Judah mourns and her gates languish; her people lament on the ground, and the cry of Jerusalem goes up. Her nobles send their servants for water; they come to the cisterns; they find no water; they return with empty vessels. (Jeremiah 14:2-3)
On Tuesday I drove up East St. about 45 minutes after the terrible auto accident at Pittsfield High School, having no idea what had just transpired. I have never seen so many blue lights in all my life. The traffic was blocked in one direction and was moving at just a crawl in the other. I couldn’t believe my eyes; it looked like a bomb had gone off with wreckage strewn all over. It was hard to tell if there was more than one car. What had happened? How did a car end up against the front of the building? Which way were they traveling? How many casualties were there? It was impossible that anyone could survive given the scene. I’m afraid the image will remain imprinted in my memory from now on out.
It was on news later that evening, and on the front page of the paper the next morning. Only one car, and, yes, both were killed. Apparently two men in their 30’s had raced down Second St. at between 80 and 100 mph. The fact that they ran two red lights at that speed and cleared both directions of traffic without hitting any other vehicle, never mind any students that might be congregated on the sidewalk after school, is nothing short of a miracle. The bigger question that is yet to be answered as far as we know is, “What were they thinking?” Was this intentional? Were drugs involved? We may or may never find out the answer to these questions.
Underlying these questions of course is, what of any innocent or unsuspecting commuters or pedestrians? Was there no concern for anyone else’s welfare if not their own? I’m sure I’m not the only one who asks this question. Even if suicide or drugs was involved, is there not still a modicum of concern for the value of anyone else’s life? This is becoming a more relevant question, given the rash of indiscriminate shootings in our schools, malls and movie theaters these days. It is frightening, but I’m afraid it tells us something about the condition of our society.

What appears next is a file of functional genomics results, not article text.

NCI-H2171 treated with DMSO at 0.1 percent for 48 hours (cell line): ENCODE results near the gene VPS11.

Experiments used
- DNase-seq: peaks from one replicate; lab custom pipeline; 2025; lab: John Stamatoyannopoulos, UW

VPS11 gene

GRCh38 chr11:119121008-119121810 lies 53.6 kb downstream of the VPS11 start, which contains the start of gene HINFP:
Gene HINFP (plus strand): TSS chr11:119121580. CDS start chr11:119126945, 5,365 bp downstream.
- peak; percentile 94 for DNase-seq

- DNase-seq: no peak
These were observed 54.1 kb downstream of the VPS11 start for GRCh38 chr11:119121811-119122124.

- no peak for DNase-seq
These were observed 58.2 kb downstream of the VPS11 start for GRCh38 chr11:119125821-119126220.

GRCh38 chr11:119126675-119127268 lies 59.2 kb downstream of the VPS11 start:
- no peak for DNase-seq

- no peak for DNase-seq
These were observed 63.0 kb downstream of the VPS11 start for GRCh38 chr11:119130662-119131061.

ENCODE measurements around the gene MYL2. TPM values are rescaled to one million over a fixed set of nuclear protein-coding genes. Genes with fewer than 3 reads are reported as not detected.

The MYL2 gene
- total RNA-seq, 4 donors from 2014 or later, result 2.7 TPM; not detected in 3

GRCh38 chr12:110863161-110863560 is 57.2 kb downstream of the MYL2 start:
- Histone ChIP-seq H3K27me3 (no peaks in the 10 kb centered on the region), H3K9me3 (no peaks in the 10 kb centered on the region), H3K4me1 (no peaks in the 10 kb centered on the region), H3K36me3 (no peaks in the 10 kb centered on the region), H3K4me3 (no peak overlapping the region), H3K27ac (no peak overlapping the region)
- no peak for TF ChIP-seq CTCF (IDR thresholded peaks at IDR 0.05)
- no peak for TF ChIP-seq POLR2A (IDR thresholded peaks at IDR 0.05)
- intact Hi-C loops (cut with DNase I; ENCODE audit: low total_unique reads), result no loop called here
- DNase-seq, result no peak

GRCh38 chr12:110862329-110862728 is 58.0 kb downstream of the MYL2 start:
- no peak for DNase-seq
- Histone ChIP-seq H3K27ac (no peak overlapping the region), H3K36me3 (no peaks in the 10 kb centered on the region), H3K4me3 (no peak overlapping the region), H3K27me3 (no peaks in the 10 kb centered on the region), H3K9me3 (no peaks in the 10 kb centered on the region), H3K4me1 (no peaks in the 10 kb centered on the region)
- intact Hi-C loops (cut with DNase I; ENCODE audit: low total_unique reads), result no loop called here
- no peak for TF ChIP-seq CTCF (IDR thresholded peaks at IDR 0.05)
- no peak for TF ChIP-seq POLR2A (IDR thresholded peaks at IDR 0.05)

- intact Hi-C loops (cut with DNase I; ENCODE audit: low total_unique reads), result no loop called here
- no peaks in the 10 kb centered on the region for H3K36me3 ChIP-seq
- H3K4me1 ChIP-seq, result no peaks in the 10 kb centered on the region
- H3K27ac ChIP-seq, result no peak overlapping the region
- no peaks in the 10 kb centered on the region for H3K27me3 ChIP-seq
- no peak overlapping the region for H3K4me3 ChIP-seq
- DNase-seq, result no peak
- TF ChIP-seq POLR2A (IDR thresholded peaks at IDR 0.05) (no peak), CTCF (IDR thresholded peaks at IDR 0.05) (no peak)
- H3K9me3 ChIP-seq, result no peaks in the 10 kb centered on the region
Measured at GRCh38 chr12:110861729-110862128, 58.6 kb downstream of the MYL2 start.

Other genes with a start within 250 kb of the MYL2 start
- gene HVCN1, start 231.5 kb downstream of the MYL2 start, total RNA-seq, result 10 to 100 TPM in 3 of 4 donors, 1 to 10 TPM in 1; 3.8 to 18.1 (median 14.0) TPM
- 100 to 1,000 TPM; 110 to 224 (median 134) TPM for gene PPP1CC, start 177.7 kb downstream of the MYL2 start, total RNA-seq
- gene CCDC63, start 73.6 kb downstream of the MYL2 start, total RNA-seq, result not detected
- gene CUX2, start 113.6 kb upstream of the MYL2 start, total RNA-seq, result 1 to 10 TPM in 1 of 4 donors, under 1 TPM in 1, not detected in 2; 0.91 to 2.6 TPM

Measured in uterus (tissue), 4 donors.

I don’t want to be a pessimist, but I believe there are some parallels between our culture today and that of the ancient Israelites in the days of Jeremiah. This was a down time in ancient Israel. It had been several centuries since King David and his son, Solomon. Leading up to Jeremiah’s period, the nation of Israel had lost their spiritual moorings. The worship of Yahweh had become largely irrelevant, but the decline was not limited to just the spiritual sphere. It impacted every aspect of society- moral, economic and social. Life became cheap. As hard to hear as it may seem, there were even times during periods of famine when women ate their own newborn children to satisfy their own hunger. And yet, despite the proclamations of the prophets, who were often ridiculed, the people could not see the connection.
Today, people are aghast at the events on the evening news. Yet in a week or two after each tragedy, we move on as if nothing had ever happened, completely oblivious to the underlying causes. This perhaps is the most frightening thing of all. Or, perhaps we look for answers to these things in places where answers are not to be found or provide only anemic answers at best. This is what Jeremiah refers to as “cisterns” without water.
But, you know, this is where we as the church come in. We need to be careful not to draw too direct a parallel between ancient Israel and Pittsfield or America. The parallel is really between ancient Israel and the church. And yet, we as the church live within our communities and our culture. And we as the church have been given a prophetic voice.
Jesus told the woman at the well that if she knew who she was speaking with she would have asked him and he would have given her “living water”. We have that living water. We have answers to the questions and the crises, and that answer is Jesus Christ. This gives new imperative to our calling as Grace Church in Pittsfield. We need to pray for the families who have been directly impacted by this tragedy and we need to pray for our community. And we need to pray that God would give us opportunity to be his voice in our community.